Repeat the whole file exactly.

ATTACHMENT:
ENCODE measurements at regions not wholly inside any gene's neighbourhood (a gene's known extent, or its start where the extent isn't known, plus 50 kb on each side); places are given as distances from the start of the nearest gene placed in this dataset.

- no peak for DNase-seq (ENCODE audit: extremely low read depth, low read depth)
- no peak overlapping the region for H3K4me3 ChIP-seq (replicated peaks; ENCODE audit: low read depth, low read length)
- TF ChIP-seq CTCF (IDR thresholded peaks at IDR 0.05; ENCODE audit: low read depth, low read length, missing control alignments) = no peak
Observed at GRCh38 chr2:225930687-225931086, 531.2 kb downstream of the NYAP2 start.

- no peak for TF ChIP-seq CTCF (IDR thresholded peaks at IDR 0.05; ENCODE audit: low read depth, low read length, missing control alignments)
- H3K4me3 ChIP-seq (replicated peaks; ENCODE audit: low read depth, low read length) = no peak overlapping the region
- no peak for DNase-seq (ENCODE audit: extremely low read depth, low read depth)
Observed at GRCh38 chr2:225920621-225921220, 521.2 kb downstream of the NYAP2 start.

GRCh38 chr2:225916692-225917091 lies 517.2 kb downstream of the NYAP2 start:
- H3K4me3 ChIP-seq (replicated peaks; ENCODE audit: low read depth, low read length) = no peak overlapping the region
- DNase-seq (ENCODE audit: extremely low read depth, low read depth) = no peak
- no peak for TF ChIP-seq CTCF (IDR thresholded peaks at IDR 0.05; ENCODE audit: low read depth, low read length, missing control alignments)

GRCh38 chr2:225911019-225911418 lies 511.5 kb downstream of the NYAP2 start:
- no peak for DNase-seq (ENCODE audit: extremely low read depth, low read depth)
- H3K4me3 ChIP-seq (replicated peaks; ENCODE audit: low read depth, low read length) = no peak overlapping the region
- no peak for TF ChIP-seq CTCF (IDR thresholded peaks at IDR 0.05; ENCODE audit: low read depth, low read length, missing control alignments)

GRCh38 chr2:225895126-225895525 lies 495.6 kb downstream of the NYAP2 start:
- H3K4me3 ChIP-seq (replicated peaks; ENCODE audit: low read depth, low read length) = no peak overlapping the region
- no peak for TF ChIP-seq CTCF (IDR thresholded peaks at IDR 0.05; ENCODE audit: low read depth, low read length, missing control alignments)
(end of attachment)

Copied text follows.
ENCODE measurements at regions not wholly inside any gene's neighbourhood (a gene's known extent, or its start where the extent isn't known, plus 50 kb on each side); places are given as distances from the start of the nearest gene placed in this dataset.

- no peak for DNase-seq (ENCODE audit: extremely low read depth, low read depth)
- no peak overlapping the region for H3K4me3 ChIP-seq (replicated peaks; ENCODE audit: low read depth, low read length)
- TF ChIP-seq CTCF (IDR thresholded peaks at IDR 0.05; ENCODE audit: low read depth, low read length, missing control alignments) = no peak
Observed at GRCh38 chr2:225930687-225931086, 531.2 kb downstream of the NYAP2 start.

- no peak for TF ChIP-seq CTCF (IDR thresholded peaks at IDR 0.05; ENCODE audit: low read depth, low read length, missing control alignments)
- H3K4me3 ChIP-seq (replicated peaks; ENCODE audit: low read depth, low read length) = no peak overlapping the region
- no peak for DNase-seq (ENCODE audit: extremely low read depth, low read depth)
Observed at GRCh38 chr2:225920621-225921220, 521.2 kb downstream of the NYAP2 start.

GRCh38 chr2:225916692-225917091 lies 517.2 kb downstream of the NYAP2 start:
- H3K4me3 ChIP-seq (replicated peaks; ENCODE audit: low read depth, low read length) = no peak overlapping the region
- DNase-seq (ENCODE audit: extremely low read depth, low read depth) = no peak
- no peak for TF ChIP-seq CTCF (IDR thresholded peaks at IDR 0.05; ENCODE audit: low read depth, low read length, missing control alignments)

GRCh38 chr2:225911019-225911418 lies 511.5 kb downstream of the NYAP2 start:
- no peak for DNase-seq (ENCODE audit: extremely low read depth, low read depth)
- H3K4me3 ChIP-seq (replicated peaks; ENCODE audit: low read depth, low read length) = no peak overlapping the region
- no peak for TF ChIP-seq CTCF (IDR thresholded peaks at IDR 0.05; ENCODE audit: low read depth, low read length, missing control alignments)

GRCh38 chr2:225895126-225895525 lies 495.6 kb downstream of the NYAP2 start:
- H3K4me3 ChIP-seq (replicated peaks; ENCODE audit: low read depth, low read length) = no peak overlapping the region
- no peak for TF ChIP-seq CTCF (IDR thresholded peaks at IDR 0.05; ENCODE audit: low read depth, low read length, missing control alignments)